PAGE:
I write this blog as a Global South student and practitioner of international law. My education in the subjects of Legal Methods and International Law began at an Indian law school, amidst an ocean of monotony. Understandably, neither subject stirred any enthusiasm. It was a credit to be attained, an irritation to be suffered, before moving on. While the quality of my engagement with international law subsequently improved, legal methodology or method remained a distant relative. It existed, but was seldom a source of joy.
My tryst with legal methods nonetheless resumed once I commenced my doctoral studies last year at the University of Geneva. To borrow words from Koskenniemi, I was seeking a method that “would guarantee that the results of my work would enjoy scientific reliability or professional respectability.” However, in this misguided quest, I discovered something far more significant. While studying the intersection between investment treaties and the colonial encounter, I finally learnt – and unlearnt – what legal method truly meant.
I had perceived legal method as an obtuse tool to oscillate between positivism and natural law, and other similar inquiries. I now realize that it is about neither. Rather, it is a vernacular to identify and articulate the histories and politics of peoples; to translate these experiences into legal theories and doctrines. It is ultimately a customizable lens to locate my experiences in scholarship, and my scholarship in my experiences.
Unsurprisingly, this unlearning, and my resultant reimagination of international law, was triggered as much by personal conversations as a review of literature. During one conversation, a friend from India casually remarked how any dialogue between Indian international law enthusiasts in Geneva eventually veered towards the challenges in renewing a Swiss residence permit, and how this impacts their search for affordable accommodation and meaningful employment. The observation was astute and hilarious. But once the laughter subsided, it was difficult to not see the parallels with the Third World Approaches to International Law (“TWAIL”) that I was independently studying. It reminded me, for instance, of Balakrishnan Rajagopal’s “attempt to show that the category ‘Third World’ has been constructed as the uncivilized, deviant ‘Other’” in the international community. I had always wondered about the contemporary relevance of this intangible criterion of ‘otherness.’ However, my friend’s observation, much like the segregated immigration counters at international airports, aptly exemplified what Rajagopal had sought to convey about the exclusionary nature of international law structures. And the method of TWAIL became the bridge between a casual lake-side conversation and defensible legal theory.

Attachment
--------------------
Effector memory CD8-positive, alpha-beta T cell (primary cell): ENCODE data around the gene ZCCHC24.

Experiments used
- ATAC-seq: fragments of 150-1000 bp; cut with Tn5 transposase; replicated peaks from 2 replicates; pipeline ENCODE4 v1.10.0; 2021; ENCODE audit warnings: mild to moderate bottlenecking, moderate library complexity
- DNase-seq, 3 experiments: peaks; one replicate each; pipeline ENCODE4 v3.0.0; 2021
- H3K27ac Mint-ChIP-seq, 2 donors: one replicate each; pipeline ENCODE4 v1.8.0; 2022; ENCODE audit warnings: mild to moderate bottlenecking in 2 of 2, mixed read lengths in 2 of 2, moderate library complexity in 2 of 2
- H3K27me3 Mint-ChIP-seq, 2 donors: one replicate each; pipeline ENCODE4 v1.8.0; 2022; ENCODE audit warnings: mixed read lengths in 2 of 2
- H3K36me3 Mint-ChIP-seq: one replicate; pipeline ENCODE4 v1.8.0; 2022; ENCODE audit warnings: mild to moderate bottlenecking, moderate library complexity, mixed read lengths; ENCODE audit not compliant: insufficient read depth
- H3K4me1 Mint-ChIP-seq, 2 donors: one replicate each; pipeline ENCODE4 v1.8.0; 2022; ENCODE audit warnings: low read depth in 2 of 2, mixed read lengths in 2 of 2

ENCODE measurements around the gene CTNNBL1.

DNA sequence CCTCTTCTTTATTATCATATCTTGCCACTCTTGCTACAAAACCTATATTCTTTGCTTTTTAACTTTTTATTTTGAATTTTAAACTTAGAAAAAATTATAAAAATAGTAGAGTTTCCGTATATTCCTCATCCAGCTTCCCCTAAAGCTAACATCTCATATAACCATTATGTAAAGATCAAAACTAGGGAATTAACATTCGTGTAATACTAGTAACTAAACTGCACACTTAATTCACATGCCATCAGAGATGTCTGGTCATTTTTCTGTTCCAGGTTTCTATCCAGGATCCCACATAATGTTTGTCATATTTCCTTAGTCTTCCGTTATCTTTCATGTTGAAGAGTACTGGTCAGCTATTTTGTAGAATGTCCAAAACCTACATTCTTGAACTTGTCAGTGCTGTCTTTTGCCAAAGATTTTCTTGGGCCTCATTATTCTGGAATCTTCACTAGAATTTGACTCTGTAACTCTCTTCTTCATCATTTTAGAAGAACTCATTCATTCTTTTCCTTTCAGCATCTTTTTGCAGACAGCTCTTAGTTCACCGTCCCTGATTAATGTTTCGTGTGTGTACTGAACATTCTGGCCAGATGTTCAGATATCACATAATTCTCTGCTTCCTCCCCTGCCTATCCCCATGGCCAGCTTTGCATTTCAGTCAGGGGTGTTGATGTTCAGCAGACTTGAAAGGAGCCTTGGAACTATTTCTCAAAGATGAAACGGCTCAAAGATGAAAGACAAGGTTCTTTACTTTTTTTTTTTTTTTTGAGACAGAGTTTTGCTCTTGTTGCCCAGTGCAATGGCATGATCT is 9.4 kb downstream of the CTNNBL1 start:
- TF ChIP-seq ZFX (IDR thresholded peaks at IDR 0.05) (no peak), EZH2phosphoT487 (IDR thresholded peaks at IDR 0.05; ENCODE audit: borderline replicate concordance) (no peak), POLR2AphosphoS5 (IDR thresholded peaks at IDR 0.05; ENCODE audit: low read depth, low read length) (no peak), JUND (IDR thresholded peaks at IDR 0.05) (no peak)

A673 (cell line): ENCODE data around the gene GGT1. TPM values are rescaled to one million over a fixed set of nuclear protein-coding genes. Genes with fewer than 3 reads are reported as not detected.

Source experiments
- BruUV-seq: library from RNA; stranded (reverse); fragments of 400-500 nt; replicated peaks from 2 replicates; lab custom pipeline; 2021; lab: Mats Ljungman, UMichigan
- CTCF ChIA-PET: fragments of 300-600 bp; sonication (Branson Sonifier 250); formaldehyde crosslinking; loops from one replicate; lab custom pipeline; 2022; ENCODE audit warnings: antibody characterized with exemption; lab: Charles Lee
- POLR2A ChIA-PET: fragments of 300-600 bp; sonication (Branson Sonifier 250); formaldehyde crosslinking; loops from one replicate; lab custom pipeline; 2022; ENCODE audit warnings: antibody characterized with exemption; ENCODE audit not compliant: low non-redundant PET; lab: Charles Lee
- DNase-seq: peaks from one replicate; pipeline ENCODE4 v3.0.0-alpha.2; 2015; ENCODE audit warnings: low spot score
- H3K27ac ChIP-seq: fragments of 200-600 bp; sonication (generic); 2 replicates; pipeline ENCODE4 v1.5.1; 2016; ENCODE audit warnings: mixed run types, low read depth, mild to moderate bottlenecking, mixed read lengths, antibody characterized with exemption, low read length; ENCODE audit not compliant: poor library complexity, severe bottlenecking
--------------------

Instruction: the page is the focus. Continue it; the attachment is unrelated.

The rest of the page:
Such epiphanies were frequent, and not confined to conversations within the Global South community. During a lunch with an international investment law practitioner from the Global North, the conversation predictably turned towards the jurisprudential inconsistency of the regime and related war-stories. My vested objective until then had been to momentarily distance myself from the academic realm through the distraction of practice. But it was at that juncture that my lunch-partner nonchalantly remarked how the rules and doctrines of international investment law were, at their core, “pure vibes.” I could not agree more.
In one stroke, my objective was defeated. I was immediately reminded of the indeterminacy thesis advocated by Critical Legal Studies (CLS) and New Approaches to International Law (“NAIL”). In my left ear echoed Koskenniemi’s claim that “legitimizing or criticizing state behaviour is not a matter of applying formally neutral rules but depends on what one regards as politically right, or just.” And in my right, Joseph Singer whispered that if the goal of constraining government by previously knowable general rules seems impossible, “is the realm of judicial action, then, inevitably governed by whim and caprice?” In other words, “pure vibes?”
I do not recall what was said at the table thereafter.
*Harshad is an Indian lawyer; presently a Doctoral Candidate at the University of Geneva and a Consultant with the International Arbitration team at Mayer Brown Paris. All views expressed are personal. Email: email@example.com